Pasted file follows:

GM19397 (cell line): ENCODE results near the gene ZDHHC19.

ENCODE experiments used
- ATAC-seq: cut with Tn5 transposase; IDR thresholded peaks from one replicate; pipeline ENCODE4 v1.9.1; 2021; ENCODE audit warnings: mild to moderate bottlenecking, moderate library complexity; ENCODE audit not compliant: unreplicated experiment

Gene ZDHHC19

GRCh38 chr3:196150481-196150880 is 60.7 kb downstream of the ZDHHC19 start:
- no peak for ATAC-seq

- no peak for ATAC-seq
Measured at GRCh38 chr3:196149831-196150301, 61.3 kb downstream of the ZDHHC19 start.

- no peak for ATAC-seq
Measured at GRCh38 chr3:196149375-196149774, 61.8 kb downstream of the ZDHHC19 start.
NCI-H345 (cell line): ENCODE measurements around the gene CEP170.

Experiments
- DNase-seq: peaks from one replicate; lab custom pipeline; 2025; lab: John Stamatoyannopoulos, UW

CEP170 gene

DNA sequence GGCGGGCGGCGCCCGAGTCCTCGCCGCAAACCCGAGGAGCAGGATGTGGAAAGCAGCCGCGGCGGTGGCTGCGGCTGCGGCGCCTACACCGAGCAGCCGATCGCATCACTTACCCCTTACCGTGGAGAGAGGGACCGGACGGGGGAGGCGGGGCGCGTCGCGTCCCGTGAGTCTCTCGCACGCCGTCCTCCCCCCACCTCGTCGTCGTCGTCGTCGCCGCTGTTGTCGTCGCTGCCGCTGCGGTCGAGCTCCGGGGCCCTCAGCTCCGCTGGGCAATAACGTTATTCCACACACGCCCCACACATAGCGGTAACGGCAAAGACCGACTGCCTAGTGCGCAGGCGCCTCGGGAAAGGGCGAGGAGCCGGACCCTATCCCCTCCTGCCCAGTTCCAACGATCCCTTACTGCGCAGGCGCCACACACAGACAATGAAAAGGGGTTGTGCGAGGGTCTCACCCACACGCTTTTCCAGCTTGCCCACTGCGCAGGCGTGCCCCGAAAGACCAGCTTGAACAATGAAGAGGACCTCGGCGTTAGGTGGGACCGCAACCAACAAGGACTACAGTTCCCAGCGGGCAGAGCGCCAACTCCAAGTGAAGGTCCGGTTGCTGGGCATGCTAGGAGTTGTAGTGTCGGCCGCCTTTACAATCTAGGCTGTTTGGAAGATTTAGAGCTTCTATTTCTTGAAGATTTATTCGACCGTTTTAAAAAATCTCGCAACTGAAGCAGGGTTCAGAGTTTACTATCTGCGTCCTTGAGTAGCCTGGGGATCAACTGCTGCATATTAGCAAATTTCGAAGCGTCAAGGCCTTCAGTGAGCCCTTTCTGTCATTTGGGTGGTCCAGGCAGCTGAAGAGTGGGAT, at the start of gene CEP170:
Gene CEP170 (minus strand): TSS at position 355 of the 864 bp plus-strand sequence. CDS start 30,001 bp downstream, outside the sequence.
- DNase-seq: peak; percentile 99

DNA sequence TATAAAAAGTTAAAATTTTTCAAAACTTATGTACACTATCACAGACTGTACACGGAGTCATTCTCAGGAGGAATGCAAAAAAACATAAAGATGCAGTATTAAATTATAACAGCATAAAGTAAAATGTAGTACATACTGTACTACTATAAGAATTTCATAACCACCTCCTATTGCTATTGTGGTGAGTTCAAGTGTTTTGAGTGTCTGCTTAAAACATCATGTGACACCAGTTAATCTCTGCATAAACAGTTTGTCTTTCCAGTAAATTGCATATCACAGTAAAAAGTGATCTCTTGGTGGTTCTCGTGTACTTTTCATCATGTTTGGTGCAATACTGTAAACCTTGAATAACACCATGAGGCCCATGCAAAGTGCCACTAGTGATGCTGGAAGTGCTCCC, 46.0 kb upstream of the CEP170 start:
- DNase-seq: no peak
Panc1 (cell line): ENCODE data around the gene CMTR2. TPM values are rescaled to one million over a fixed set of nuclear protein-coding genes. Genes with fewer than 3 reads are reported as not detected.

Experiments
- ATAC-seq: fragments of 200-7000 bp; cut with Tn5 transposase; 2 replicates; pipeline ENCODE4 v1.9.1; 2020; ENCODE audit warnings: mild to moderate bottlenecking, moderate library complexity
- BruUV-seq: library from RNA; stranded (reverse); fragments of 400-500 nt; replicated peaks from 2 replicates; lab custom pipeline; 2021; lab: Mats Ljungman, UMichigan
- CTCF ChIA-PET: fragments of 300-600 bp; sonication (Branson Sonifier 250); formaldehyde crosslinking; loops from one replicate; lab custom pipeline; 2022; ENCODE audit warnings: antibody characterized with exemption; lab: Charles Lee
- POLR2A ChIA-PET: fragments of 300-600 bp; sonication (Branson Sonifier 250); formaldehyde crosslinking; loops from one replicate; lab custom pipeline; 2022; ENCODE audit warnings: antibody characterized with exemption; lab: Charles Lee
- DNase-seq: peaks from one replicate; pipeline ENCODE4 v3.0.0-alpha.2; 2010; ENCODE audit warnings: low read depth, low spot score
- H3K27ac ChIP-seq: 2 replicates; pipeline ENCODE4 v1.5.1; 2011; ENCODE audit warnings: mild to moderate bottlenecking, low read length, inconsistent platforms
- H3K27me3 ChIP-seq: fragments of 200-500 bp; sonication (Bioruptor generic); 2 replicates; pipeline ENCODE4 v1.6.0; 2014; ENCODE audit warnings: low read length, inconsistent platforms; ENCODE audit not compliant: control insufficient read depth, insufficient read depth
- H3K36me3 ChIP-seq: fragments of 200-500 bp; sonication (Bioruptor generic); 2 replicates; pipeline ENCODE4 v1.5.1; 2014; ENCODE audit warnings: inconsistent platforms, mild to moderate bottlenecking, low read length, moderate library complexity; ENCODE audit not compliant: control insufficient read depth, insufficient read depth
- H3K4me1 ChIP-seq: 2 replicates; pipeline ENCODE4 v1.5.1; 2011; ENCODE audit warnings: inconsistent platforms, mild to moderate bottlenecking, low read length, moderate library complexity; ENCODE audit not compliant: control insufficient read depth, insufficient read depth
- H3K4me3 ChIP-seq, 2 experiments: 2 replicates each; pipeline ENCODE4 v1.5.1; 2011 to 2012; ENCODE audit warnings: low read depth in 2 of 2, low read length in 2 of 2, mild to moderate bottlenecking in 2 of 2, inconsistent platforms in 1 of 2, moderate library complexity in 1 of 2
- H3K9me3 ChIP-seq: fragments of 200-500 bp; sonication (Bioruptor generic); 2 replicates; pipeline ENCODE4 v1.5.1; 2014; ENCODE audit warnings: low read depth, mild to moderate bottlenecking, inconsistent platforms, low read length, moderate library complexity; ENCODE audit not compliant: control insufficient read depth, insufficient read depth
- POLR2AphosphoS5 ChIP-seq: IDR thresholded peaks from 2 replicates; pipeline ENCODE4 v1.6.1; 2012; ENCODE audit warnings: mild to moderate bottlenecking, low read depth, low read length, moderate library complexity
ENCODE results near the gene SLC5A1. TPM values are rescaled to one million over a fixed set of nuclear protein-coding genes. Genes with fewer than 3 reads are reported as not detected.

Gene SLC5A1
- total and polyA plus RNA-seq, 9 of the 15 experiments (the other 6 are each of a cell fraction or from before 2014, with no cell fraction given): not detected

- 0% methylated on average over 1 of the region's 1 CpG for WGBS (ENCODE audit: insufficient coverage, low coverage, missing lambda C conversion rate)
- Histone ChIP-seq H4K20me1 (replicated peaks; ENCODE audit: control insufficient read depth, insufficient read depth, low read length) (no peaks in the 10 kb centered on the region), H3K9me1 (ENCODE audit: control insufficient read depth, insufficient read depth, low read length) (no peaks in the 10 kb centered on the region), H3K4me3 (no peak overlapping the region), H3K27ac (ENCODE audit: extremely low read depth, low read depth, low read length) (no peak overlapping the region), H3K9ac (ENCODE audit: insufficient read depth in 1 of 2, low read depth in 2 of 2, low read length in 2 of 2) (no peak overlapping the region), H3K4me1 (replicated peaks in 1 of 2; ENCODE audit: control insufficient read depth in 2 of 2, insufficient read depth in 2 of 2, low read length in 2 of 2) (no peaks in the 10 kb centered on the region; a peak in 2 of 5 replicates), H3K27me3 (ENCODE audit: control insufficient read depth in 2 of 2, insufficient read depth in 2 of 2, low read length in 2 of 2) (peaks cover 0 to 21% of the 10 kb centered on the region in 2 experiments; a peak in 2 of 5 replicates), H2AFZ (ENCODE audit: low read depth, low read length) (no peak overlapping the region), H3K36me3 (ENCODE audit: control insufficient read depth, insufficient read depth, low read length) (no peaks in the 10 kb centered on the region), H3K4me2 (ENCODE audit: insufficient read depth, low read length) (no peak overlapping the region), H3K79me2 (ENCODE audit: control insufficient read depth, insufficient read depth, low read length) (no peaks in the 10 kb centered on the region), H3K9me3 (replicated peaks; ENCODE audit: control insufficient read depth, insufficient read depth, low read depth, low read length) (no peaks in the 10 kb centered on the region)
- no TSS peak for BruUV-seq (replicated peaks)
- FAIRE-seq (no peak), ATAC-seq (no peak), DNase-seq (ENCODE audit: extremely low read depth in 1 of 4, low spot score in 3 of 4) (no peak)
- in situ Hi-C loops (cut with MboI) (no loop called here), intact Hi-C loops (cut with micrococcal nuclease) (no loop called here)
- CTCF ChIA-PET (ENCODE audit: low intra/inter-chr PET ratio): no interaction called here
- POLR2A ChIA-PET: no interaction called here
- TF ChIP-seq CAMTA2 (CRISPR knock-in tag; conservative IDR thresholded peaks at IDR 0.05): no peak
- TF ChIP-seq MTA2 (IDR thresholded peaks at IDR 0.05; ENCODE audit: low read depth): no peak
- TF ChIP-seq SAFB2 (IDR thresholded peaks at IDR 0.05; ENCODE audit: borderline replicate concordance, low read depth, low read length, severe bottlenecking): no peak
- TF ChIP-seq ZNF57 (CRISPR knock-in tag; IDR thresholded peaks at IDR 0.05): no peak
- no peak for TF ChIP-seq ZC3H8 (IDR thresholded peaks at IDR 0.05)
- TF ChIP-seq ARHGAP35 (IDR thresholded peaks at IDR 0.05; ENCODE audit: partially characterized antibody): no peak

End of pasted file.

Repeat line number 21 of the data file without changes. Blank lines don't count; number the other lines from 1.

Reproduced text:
Experiments